Contested Global Landscapes

A Multidisciplinary Initiative of the Cornell Institute for the Social Sciences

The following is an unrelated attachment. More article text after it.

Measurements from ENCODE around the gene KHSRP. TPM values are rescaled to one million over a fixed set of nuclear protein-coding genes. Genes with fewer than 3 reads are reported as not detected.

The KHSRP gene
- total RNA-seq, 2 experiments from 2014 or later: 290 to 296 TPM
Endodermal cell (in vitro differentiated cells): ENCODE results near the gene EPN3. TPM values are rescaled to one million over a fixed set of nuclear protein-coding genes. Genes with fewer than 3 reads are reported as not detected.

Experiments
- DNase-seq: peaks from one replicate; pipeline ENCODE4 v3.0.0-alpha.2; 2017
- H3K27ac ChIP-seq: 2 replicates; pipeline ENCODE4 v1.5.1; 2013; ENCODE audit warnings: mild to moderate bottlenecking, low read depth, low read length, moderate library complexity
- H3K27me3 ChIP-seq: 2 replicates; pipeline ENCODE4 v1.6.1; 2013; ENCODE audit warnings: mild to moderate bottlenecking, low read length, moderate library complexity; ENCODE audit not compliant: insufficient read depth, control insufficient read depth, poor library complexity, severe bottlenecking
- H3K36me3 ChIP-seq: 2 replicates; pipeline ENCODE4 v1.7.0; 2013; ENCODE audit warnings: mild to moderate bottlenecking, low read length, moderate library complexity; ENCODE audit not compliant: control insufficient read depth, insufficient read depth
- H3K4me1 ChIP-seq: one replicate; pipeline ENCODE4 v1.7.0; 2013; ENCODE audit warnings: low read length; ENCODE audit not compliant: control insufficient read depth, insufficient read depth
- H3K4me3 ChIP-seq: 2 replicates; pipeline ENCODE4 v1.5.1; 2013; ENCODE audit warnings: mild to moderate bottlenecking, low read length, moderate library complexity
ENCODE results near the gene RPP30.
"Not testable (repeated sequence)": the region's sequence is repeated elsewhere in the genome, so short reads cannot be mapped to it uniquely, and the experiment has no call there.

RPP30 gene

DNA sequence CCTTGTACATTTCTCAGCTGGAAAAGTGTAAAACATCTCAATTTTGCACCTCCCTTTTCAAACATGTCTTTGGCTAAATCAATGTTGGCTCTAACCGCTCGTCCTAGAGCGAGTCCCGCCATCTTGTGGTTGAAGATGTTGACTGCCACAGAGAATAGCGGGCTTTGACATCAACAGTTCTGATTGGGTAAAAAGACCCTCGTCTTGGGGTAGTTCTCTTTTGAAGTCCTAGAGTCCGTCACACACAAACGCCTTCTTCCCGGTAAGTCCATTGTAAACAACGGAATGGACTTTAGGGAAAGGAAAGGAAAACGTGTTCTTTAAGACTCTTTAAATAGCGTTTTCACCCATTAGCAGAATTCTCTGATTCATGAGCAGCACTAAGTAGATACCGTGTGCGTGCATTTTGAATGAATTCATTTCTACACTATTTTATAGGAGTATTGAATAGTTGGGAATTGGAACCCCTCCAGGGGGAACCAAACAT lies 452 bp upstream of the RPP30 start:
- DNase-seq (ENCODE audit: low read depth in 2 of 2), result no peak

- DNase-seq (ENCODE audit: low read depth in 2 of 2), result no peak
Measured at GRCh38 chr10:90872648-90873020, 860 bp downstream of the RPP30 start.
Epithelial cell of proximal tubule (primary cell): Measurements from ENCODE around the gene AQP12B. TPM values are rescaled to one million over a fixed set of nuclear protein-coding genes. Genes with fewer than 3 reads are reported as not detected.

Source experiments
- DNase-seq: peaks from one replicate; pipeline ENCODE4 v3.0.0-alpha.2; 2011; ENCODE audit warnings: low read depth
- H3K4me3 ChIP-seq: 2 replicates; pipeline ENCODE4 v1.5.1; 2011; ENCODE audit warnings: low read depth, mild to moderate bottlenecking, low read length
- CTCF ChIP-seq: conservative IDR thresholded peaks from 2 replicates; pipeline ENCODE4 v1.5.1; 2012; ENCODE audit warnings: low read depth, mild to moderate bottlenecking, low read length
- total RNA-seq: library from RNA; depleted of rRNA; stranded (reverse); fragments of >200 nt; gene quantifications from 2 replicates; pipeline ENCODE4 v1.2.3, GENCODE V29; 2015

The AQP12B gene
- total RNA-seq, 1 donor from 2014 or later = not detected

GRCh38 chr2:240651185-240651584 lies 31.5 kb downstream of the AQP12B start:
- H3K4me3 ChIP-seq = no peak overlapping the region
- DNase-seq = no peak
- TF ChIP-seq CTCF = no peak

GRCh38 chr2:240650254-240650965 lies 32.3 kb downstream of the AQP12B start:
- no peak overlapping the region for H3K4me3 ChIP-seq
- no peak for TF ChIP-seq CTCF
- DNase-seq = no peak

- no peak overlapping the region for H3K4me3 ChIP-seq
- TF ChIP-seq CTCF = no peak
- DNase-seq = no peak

Paul Nadasdy has a joint appointment in Anthropology and American Indian Studies. Among his principal research interests is the negotiation and implementation of indigenous land claim and self-government agreements in the Yukon, Canada, where he has been carrying out ethnographic research for 17 years. These land claim agreements, essentially modern Indian Treaties, may be seen as public sector land deals altering land rights and relations of governance throughout Canada in fundamental ways. As an anthropologist, Nadasdy is interested not only in the political implications of these treaties, but in the cultural processes and understandings involved in their negotiation and implementation—of immediate relevance to the Livelihood sub-theme (#4). Government and aboriginal negotiators have very different conceptions of what “land” even is and how humans should relate to it (the Governance core of #2). Thus, the negotiation and implementation of such agreements, while they can seem to be self-evidently about rights to land and resources, in practice entail struggles that are as much over cultural meanings, symbols, and processes as they are over land and resources. Attention to these meaning are essential for any proper understanding of land rights. Another strand of Nadasdy’s research relevant to the ISS project deals with the politics of indigenous knowledge about and possession of land and animals (#1). The biosphere itself can be a “loser” in land deals.  Euro-American experts increasingly seek to appropriate this newly recognized form of knowledge and integrate it with science for purposes of wildlife management, environmental impact assessment, aboriginal land claim negotiations, and other vital processes of contemporary state formation. As a result, questions of “knowledge” (what counts as knowledge? How is it produced and legitimized?) are central to an understanding of these processes. In his research, Nadasdy examines how state power manifests itself – and, in a very real sense, is created – through the day-to-day bureaucratic practices associated with attempts to harness traditional environmental knowledge for use in contemporary processes of land management and governance.


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